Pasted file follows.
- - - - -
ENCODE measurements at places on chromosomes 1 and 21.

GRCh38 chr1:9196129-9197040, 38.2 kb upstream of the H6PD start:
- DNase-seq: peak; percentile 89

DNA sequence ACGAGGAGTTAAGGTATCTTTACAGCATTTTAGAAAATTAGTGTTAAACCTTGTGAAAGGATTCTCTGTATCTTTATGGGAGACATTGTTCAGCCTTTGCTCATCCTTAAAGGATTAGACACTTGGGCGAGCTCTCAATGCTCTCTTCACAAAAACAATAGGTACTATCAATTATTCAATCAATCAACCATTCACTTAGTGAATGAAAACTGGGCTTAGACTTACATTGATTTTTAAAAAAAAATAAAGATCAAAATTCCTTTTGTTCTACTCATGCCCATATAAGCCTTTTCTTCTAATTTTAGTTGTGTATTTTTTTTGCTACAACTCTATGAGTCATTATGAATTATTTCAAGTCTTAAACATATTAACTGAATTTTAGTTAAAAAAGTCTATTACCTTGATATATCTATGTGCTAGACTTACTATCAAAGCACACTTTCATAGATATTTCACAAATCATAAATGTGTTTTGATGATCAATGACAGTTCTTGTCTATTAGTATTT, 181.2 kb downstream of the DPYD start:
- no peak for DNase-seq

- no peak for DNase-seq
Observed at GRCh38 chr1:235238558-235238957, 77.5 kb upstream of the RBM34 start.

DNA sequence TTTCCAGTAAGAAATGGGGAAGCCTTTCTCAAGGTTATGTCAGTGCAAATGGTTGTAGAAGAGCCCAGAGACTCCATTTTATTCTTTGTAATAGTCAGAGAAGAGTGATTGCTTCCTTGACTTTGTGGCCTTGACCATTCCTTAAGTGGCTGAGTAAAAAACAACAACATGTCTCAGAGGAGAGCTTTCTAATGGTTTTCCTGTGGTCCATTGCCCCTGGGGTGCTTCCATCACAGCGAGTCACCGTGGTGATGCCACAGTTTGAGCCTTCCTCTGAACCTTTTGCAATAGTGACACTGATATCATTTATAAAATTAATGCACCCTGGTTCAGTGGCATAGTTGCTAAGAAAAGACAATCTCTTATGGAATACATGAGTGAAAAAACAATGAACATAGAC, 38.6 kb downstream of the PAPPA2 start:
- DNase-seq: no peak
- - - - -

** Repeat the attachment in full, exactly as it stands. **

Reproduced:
ENCODE measurements at places on chromosomes 1 and 21.

GRCh38 chr1:9196129-9197040, 38.2 kb upstream of the H6PD start:
- DNase-seq: peak; percentile 89

DNA sequence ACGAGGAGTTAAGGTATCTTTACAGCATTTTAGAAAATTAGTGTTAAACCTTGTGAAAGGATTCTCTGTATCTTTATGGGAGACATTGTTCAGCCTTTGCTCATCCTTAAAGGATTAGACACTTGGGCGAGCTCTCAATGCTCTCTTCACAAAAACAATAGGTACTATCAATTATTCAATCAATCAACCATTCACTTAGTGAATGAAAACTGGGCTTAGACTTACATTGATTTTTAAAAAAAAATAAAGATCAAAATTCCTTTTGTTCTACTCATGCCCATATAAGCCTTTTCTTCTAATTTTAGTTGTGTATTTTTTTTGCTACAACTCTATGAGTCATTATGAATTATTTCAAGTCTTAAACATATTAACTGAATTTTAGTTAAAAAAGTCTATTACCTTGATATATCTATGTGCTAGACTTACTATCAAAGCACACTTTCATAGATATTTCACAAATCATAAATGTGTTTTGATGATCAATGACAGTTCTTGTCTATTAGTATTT, 181.2 kb downstream of the DPYD start:
- no peak for DNase-seq

- no peak for DNase-seq
Observed at GRCh38 chr1:235238558-235238957, 77.5 kb upstream of the RBM34 start.

DNA sequence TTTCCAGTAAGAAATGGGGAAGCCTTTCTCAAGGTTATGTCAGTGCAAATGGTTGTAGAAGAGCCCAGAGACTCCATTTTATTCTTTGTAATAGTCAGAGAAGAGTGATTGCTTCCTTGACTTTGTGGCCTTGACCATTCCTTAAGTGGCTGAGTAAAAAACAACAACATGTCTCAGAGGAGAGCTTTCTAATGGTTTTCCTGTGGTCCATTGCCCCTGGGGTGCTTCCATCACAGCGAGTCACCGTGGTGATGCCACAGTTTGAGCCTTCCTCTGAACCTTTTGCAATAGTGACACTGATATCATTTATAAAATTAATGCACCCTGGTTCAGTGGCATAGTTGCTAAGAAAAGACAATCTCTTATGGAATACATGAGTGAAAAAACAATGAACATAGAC, 38.6 kb downstream of the PAPPA2 start:
- DNase-seq: no peak